No to sort to the electronics issues we found on the 1st!.. If it’s not one thing…. Such is life.
Well, guys it looks like we are all suffering from Post Traumatic Snow Disorder.
It’s Snowing , Again, in Alabama and it’s really putting a damper on observing. All I can hope for is clear weather for the MidSouth Star Gaze!!
The monthly meeting for the Birmingham Astronomical Society will be held on Tuesday, April 19, 2011 at the Christenberry Planetarium on the Samford University Campus. The meeting starts at 7:00PM.
Our speaker this month will be Dr. Michael Briggs from UAH speaking to us on Gamma Ray Bursts. Click on the Read More link below for a short bio on Dr. Briggs.
Bring your astro goodies you would like to sell/trade as we will again have a Buy/Sell/Trade table set up at the front of the Planetarium.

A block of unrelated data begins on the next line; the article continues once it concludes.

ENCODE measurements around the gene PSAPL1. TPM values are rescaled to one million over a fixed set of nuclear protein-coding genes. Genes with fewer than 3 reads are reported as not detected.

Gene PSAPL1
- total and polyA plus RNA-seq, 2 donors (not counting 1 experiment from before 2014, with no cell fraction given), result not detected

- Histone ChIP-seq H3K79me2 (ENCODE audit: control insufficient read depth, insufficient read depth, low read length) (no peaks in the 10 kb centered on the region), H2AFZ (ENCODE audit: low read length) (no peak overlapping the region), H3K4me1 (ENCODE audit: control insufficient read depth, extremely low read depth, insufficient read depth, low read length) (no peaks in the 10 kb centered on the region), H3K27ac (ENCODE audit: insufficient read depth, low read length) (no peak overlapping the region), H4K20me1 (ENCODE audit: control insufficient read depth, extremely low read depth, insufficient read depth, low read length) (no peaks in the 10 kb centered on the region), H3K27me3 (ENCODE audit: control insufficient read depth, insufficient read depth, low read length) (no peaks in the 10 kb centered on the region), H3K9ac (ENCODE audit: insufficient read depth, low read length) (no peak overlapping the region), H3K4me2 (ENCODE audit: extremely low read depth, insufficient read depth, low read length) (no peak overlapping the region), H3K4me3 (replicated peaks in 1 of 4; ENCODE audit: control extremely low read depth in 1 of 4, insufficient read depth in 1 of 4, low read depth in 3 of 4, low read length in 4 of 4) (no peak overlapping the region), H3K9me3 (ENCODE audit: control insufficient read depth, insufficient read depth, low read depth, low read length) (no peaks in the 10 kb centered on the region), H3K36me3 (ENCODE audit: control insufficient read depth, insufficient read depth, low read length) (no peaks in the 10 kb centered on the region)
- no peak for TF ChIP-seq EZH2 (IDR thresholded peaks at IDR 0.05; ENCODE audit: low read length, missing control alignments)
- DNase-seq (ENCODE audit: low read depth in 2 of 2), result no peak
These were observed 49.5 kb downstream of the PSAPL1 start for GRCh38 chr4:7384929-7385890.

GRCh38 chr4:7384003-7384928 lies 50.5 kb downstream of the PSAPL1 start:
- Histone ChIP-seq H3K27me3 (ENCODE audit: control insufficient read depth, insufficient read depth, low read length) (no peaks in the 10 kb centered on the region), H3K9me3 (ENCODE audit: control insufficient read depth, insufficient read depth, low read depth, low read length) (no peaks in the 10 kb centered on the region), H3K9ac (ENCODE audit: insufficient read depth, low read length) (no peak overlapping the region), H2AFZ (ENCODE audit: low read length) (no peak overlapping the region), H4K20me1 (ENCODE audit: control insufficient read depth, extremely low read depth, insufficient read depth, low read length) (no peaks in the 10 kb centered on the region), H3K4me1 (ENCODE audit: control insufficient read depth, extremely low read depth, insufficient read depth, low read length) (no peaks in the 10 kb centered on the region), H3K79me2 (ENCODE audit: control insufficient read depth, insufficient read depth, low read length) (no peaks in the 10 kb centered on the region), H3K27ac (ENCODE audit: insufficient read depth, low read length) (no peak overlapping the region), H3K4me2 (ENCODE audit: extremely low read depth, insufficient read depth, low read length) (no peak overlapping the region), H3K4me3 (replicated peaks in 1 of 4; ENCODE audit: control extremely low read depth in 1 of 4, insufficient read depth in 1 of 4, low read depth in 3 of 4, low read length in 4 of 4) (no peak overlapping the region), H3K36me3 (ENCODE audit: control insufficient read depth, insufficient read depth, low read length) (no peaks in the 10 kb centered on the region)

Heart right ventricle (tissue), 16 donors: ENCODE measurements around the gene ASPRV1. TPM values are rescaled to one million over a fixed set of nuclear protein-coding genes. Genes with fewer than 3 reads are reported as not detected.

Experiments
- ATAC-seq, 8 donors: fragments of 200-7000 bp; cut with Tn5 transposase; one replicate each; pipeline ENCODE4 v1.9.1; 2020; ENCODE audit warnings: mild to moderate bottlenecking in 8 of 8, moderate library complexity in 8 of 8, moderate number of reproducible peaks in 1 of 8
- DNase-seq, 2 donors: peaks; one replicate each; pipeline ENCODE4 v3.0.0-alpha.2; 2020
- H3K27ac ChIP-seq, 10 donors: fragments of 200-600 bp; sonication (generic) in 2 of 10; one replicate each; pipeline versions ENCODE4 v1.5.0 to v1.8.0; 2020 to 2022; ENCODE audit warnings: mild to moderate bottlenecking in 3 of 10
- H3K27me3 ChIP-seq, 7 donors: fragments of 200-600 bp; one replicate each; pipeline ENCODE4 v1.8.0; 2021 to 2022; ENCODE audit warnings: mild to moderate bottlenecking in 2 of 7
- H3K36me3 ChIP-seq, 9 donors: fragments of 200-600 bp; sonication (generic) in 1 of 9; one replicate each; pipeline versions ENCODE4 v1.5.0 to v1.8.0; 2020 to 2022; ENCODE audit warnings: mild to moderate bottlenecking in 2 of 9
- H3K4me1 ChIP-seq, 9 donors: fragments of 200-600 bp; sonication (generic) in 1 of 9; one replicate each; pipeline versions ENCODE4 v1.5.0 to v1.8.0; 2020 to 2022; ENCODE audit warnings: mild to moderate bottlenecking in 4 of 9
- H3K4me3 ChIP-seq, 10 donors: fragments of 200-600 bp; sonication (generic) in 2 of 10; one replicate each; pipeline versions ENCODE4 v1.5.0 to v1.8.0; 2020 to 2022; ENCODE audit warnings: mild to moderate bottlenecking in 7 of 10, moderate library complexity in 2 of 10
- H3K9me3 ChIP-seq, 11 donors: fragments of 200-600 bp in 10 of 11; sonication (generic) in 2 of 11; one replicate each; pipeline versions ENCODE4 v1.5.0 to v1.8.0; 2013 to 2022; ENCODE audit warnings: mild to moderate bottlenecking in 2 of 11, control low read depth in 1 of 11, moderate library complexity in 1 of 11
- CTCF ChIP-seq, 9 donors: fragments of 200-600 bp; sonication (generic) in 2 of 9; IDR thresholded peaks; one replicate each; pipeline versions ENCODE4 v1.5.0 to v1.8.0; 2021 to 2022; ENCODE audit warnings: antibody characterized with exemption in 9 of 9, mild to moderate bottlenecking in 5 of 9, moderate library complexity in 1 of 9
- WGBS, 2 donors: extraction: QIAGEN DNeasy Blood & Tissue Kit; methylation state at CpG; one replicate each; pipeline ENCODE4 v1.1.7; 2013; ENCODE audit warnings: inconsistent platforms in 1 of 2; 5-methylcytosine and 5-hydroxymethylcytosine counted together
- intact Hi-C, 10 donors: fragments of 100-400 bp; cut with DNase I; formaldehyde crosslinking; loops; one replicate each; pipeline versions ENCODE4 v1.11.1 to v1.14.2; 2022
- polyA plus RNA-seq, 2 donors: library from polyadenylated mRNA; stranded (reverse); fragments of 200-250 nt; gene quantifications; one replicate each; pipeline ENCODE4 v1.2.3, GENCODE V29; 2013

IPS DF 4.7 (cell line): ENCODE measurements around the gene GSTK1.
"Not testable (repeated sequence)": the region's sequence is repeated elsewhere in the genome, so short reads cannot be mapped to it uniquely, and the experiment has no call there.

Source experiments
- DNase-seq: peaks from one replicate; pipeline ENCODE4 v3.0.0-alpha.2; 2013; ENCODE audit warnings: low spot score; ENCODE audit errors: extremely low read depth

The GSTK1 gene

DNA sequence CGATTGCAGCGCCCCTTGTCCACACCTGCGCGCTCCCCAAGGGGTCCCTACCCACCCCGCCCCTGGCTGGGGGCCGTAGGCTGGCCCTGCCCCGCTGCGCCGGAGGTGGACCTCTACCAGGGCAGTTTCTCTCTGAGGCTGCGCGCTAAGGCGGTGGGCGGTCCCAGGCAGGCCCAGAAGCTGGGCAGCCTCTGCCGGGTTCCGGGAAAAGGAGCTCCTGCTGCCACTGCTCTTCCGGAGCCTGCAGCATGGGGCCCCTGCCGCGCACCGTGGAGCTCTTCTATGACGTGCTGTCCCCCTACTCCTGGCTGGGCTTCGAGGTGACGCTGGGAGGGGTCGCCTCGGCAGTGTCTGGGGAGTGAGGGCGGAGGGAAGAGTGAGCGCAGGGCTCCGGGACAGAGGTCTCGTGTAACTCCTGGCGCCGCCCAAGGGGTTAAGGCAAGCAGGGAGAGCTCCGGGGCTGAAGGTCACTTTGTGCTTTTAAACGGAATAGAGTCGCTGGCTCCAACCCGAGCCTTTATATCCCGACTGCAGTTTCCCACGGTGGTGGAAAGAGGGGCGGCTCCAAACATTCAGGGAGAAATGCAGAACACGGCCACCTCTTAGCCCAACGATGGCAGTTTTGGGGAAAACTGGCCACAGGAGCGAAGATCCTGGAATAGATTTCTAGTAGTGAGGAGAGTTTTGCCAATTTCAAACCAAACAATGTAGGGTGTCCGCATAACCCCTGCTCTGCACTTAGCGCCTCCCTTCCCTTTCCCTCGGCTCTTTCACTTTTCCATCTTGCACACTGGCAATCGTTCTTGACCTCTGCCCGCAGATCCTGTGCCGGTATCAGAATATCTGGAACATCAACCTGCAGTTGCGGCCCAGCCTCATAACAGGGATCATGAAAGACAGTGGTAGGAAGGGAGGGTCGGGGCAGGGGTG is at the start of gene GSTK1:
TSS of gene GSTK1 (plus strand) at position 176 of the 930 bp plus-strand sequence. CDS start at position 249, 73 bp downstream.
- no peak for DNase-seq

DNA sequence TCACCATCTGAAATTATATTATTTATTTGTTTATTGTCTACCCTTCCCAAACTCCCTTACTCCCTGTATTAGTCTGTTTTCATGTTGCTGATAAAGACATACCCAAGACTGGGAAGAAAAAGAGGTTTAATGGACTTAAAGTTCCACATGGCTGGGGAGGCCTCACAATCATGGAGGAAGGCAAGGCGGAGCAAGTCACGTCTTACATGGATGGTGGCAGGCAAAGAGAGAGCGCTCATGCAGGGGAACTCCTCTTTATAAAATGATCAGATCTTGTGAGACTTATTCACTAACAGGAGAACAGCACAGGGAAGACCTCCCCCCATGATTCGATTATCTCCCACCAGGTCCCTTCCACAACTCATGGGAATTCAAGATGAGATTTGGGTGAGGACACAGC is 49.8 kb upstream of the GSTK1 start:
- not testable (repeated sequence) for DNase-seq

To get there follow the map link here>>>http://tinyurl.com/28nkmp4<<<< . Dr. Briggs research focuses on gamma-ray bursts, which are probably the most energetic explosions in the Universe. He has been involved with NASA's Burst and Transient Source Experiment (BATSE) since early in his graduate student days, when he helped develop the BATSE Spectroscopy Detectors. Since moving to Alabama shortly after the launch of BATSE and the Compton Gamma-Ray Observatory (CGRO), he has focused on data analysis, particularly of the spectra of GRBs. Now that the mission of CGRO has ended, he has resumed working on hardware development as a Co-Investigator for the Gamma-Ray Burst Monitor (GBM) for NASA's GLAST mission. His other research interests include Soft-Gamma Repeaters, gamma-ray instrumentation, and classical statistics and Bayesian inference. History Dr. Briggs has worked for the University of Alabama in Huntsville (UAH) since 1991, first as a NASA Compton GRO Fellow, and currently as a Research Scientist. He is a member of the Gamma-Ray Astrophysics Team of the new National Space Science and Technology Center. The team includes scientists from UAH, NASA Marshall Space Flight Center and the Universities Space Research Association. His graduate work was done at the University of California, San Diego and his undergraduate degree is from Princeton University.